A New Challenge for Studer Group and all the Hospital Smile Consultants
Finally, the Studer Group and all the high priced consultants that are trying to fool patients and their families into believing that healthcare institutions are “patient-centered” when they may not be have a real mission to fullfill. Get thee to France where, it now turns out, the French tourism board is trying to convince Parisians and other assorted Frenchmen and women to be kind to tourists. In an article in today’s New York Times entitled “A Quest to Make Gruff Service in France More Gracious,” Liz Alderman catalogues the legendary rudeness of the French and how it’s turning off tourists. Apparently efforts to make France more tourist friendly have failed since they were launched after World War Two.
So that’s where healthcare consultants come in. Their specialty is trying to manipulate people into thinking institutions that don’t seem to care much for them or about them (except for the money they bring in that is) actually do by encouraging staff to smile constantly and ask their customers (i.e. patients)how they are doing on an hourly basis. Health care consultants impose scripts on nurses docs and other staff, a la “can I do anything for you, I have time?”
There would be nothing wrong with this if people actually had the time to deal with even basic patient needs. Problem is, today’s productivity standards make it impossible for them to take that time. You know all about it, the ten minute visit in which the physician has to take a history, make a diagnosis, create treatment plan, prescribe and explain what’s going on to the, not to mention computer charting — yes, just in a few minutes. Or the six to 10 patient loads nurses shoulder in most states. Consultants have been peddling these scripts and smiling protocols for years now. With new reimbursement models that base some of their payment on patient satisfaction, hospitals and other health facilities are upping the smiling ante in order to rig patient satisfaction scores. Sadly, patient safety– the real key to patient satisfaction as well a reducing healthcare costs — is at risk of being overshadowed by efforts to implement superficial measures developed by the hospitality industry like hotels and restaurants.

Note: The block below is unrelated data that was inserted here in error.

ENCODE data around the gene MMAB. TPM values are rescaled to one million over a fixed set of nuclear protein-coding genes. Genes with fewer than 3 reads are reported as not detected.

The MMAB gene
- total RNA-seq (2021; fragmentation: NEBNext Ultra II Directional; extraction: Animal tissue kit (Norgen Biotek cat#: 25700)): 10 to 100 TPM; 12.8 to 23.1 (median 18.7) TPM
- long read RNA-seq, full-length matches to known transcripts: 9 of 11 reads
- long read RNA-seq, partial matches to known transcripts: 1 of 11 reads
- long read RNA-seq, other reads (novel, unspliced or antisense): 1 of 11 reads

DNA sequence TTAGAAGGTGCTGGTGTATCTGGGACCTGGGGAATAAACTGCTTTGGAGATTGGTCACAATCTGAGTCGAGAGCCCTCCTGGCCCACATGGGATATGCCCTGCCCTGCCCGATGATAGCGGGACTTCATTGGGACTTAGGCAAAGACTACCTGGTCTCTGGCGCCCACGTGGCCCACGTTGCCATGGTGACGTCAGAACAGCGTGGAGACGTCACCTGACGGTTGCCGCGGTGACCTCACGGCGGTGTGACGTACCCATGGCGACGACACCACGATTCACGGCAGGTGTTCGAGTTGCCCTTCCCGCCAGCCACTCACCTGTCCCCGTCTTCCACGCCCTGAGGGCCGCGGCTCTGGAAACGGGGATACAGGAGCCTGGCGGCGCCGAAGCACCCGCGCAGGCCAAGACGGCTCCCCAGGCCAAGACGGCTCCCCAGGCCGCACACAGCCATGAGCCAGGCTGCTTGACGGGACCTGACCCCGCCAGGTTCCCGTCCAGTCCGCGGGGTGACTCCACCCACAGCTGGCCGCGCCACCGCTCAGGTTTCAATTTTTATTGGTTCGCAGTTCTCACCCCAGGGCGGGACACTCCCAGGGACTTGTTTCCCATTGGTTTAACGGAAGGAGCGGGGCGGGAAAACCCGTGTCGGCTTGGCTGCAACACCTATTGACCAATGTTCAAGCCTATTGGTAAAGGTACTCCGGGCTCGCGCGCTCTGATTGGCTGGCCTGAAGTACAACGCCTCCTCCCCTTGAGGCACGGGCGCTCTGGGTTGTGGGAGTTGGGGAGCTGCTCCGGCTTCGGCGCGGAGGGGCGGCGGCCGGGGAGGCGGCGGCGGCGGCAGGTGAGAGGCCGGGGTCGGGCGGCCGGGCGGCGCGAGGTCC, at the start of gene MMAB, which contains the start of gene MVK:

So my solution is to send all the high priced healthcare consultants over to France where the real hospitality challenge seems to lie. Imagine the Studer Group coaching Parisian waiters in all the ubiquitous cafes that line French boulevards. These are the ones who, when a tourist arrives and asks if he can sit down, retort haughtily, as Times reporter Lisa Alderman writes, “Look around! You see empty tables, don’t you?”
These waiters are the ones that really need help. First they need to be taught how to smile (something they learned not to do in wait school). This may take considerable time, but that’s cool for people who bill from $250 to $750 an hour. As consultants now do in America hospitals, mirrors need to be strategically placed behind the bar or in the kitchen so that waiters can practice smiling into them before they race out to take an order or deliver a demi or cafe creme. As tourists are passing cafes, waiters can intercept them and ask if they have any questions about their beautiful city. Or they can learn how to do rounds every fifteen minutes or so, checking on the classic tourist vital signs. If a customer has gone to the bathroom or walked outside for a smoke, the newly transformed Garcon can offer a dazzling smile accompanied by a heartfelt “welcome back,” as the tourist sits down again. And of course, any time a customer looks even slightly discontented or in need of help, the waiter must obsequiously dash over, putting one hand reassuringly on their shoulder and another on their wrist to check their pulse.
After they have conquered the French cafe, they can move on to the Parisian boutique where staff routinely ignore their customers — particularly the American tourist — and act as if assisting someone who wants to buy a stunningly expensive silk foulard or embossed handbag was totally beneath them. Again, practice mirrors cunningly concealed behind the cash register or in the back storeroom and smile school are de rigeur.
The French targets are endless — hoteliers, department store salespeople, taxi drivers, ticket takers, innkeepers. The French economy is in desperate straits and the Studers and their ilk could actually do some real good. And here in the US, our hospitals would have a lot of more money to focus on what really matters — patient and worker safety, something that fake smiles will never produce.